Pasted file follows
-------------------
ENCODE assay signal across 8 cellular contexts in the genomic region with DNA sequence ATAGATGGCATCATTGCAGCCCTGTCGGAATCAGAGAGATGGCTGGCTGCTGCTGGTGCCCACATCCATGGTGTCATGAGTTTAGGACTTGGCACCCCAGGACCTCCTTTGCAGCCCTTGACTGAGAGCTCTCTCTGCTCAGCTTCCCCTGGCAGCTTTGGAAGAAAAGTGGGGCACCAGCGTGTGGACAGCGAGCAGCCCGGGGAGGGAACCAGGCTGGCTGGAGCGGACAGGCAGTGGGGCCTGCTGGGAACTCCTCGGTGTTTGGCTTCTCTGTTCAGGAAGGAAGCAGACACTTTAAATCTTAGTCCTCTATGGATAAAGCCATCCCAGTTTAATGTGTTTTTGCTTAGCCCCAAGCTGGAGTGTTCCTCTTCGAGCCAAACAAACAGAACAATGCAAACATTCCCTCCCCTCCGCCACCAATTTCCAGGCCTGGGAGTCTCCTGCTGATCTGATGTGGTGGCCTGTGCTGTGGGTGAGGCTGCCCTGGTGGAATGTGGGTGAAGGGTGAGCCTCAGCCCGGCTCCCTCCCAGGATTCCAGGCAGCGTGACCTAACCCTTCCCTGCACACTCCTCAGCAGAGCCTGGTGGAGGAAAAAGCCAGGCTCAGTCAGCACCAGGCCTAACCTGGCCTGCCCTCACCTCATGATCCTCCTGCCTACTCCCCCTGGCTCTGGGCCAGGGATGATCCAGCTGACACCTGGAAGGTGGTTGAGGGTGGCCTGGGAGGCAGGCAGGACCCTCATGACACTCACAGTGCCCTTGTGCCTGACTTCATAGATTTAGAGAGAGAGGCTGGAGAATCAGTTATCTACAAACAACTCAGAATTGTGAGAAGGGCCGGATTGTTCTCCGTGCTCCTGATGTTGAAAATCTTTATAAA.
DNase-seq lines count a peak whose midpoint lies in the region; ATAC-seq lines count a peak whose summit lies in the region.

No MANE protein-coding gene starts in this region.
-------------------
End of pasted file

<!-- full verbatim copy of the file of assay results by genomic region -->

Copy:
ENCODE assay signal across 8 cellular contexts in the genomic region with DNA sequence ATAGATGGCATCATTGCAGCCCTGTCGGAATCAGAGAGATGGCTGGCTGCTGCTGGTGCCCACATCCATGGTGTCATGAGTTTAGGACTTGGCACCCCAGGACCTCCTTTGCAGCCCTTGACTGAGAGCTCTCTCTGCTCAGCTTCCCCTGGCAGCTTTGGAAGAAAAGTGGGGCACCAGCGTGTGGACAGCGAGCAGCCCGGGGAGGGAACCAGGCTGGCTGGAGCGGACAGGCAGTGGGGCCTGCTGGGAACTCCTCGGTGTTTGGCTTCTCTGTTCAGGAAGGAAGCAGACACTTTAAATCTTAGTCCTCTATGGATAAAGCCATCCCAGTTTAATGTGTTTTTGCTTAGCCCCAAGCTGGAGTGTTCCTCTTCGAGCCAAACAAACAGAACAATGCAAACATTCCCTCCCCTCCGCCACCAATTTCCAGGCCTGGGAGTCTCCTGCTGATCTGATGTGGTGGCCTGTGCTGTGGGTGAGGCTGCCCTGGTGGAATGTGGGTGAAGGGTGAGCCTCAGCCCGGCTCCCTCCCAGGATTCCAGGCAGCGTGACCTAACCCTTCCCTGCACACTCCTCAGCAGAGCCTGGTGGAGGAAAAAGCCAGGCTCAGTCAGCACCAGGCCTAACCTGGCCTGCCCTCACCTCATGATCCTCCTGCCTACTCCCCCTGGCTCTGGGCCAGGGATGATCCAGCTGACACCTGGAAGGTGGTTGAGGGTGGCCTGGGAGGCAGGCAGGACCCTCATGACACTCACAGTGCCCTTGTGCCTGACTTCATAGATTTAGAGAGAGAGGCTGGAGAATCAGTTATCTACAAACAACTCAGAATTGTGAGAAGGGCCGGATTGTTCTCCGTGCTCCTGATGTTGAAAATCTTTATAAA.
DNase-seq lines count a peak whose midpoint lies in the region; ATAC-seq lines count a peak whose summit lies in the region.

No MANE protein-coding gene starts in this region.